Getting into Chatham Docks cost us nothing - we used our Tesco Deals Vouchers to pay the entrance fee of £13.50 each for adults. However, this buys an annual ticket allowing unlimited visits during the year (not much use if you live in Derbyshire and not the South East.)

This is a large, spread out site and some walking is required between the various parts. It was hauntingly quiet when we were there midweek, so we were able to see and do what we wanted without delay. Now regarding dogs, we’d already checked on their website that dogs were allowed on site, however, different parts of the site had different policies. In some places she was allowed with us, and made a fuss over, in others she had to wait outside. Or we had to take it in turns. The whole issue of dogs in public places is a real gripe with me, and will be the subject of a future blog. There are two café/restaurants with plenty of outside seating (for dog owners and smokers), the prices were reasonable, quality of food was good and staff were friendly and helpful.

The Ropery Tour is absolutely fascinating, in fact, the highlight of the day, and is conducted by staff in period costume, and we got roped in (!) as volunteers for the rope-making demonstration. All I can say is that it must have been a HORRENDOUS place to work all those years ago. Many phrases which are common in every day use come from the rope-making trade including “Not enough room to swing a cat”, “Give him enough rope and he’ll hang himself” and “Let the cat out of the bag”. And did you know that it is 31 miles between Canterbury and Chatham and that’s how many miles of rope was used on an old-fashioned sailing ship??

Canterbury was our last stop on our grand 2008 tour, and the next day, it was up early to head for home in Derbyshire. The end of another fabulous tour.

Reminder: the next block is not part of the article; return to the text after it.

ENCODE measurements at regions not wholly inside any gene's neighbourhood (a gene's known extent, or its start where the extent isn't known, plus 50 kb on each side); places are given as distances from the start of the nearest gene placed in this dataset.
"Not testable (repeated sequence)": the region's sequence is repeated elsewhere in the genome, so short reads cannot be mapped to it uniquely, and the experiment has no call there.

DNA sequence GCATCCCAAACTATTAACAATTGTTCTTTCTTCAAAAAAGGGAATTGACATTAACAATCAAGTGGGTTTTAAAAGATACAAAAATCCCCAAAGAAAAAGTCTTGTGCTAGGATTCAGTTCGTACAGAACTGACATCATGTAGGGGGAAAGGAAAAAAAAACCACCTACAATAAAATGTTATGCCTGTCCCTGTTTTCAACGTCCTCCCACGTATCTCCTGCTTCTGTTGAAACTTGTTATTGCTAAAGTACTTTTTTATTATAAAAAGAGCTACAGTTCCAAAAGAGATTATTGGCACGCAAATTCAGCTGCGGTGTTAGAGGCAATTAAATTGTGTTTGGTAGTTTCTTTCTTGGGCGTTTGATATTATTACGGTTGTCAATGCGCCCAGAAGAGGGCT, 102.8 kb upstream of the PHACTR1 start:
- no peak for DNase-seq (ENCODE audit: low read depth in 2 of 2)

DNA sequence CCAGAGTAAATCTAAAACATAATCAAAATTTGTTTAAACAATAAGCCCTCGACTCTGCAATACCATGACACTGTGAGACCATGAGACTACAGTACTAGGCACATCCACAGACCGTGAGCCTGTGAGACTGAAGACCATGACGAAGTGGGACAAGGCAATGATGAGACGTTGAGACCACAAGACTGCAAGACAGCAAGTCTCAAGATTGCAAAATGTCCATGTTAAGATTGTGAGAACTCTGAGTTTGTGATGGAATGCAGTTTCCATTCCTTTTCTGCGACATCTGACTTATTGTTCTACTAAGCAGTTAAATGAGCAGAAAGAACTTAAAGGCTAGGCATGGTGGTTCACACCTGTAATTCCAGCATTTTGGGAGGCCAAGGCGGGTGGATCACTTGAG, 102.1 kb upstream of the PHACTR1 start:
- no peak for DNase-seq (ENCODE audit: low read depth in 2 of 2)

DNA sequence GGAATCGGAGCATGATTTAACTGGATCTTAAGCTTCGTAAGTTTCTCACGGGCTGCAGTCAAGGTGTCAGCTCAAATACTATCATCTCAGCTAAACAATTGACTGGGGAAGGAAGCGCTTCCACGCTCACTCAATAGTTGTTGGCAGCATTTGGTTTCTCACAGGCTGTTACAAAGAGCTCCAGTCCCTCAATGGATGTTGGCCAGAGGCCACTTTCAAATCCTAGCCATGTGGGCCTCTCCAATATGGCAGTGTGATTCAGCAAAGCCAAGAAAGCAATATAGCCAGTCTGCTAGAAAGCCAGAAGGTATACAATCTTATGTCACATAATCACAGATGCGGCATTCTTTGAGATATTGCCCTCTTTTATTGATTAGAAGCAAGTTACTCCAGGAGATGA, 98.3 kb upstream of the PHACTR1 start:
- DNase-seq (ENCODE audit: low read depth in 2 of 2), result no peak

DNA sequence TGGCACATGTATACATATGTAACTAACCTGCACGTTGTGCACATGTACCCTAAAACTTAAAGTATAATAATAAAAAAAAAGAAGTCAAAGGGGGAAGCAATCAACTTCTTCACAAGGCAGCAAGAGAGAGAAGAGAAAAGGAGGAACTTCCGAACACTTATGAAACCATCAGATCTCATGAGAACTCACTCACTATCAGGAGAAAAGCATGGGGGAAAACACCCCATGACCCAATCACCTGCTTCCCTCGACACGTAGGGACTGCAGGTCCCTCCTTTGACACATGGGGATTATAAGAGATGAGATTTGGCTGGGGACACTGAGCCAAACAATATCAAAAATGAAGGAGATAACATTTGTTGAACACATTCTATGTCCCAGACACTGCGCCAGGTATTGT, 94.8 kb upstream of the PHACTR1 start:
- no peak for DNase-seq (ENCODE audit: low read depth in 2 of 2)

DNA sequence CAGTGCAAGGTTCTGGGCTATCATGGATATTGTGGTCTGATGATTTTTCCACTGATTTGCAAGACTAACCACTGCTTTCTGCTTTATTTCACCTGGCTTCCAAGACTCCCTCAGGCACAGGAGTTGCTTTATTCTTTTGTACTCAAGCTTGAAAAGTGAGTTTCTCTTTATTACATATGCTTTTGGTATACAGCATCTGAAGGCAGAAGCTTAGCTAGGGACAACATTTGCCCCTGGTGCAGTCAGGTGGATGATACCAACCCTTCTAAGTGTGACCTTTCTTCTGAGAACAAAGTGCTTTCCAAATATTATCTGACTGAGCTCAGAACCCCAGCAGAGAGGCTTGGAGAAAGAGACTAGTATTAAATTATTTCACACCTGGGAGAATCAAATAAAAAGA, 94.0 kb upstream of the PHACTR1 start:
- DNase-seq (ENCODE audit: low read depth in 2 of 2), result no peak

Now – where shall we go next year?

Above image - The Ropery, Chatham Docks. Copyright 2008

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Friday, 15 May 2009

Exploring Canterbury ... and beyond

Most car parks in Canterbury don’t have height barriers and midweek in September, there were always plenty of spaces including room for larger motorhomes, however, the buses were so convenient and cheap that was better to leave the ‘van parked up at the Canterbury Camping and Caravanning Club site and use public transport into the City.

Our exploration of Canterbury started with walking the wall – always one of the best ways to orientate yourself and see a city from an elevated position. A booklet detailing the walk is available from the Tourist Information Centre - £2.00 and a leisurely stroll takes about 1.5 hours.

Now regarding the Cathedral, you can only get up close and personal by paying £7.50 and going through the gatehouse into the grounds. As with so many English attractions, dogs are not allowed even in the grounds (do they realise how much money they are losing?) so one of us (him) had to stay with the dog. Therefore, a quick gallop round was in order to stop the male one getting bored. Allow at least two hours, 3 or more if you want to do it full justice. The atmosphere is truly amazing as hundreds of years of history is there to be explored.

The "Canterbury Experience" visitor attraction a short walkk away was next on the “to do” list – a similar type of experience to the Jorvik Museum in York (but on a much simpler scale), except I didn’t really enjoy it. It’s self-guided with an audio guide, triggered automatically as you walk round, but it just tells stories from the Canterbury Tales. Call me a heathen, but I found it boring, I’m afraid. A word of warning, it is not suitable for young children – one poor child’s screams could be heard ahead for several minutes before the parents had to reluctantly call it a day – and no refunds.

Wanting to explore further afield, we’d researched public transport options online and decided on a “Kent and Sussex Explorer Ticket” for £6.50 per adult, which departed from Canterbury Bus Station. The faithful No 13 bus took us into the bus station, from there it was straight onto the bus which took a triangular route to Herne Bay, Whitstable and back to Canterbury. Herne is approximately 40 minutes journey, but somewhat tortuous through various housing estates. But it got us there …… eventually. The sun came out, the sky was deep blue and people started smiling again.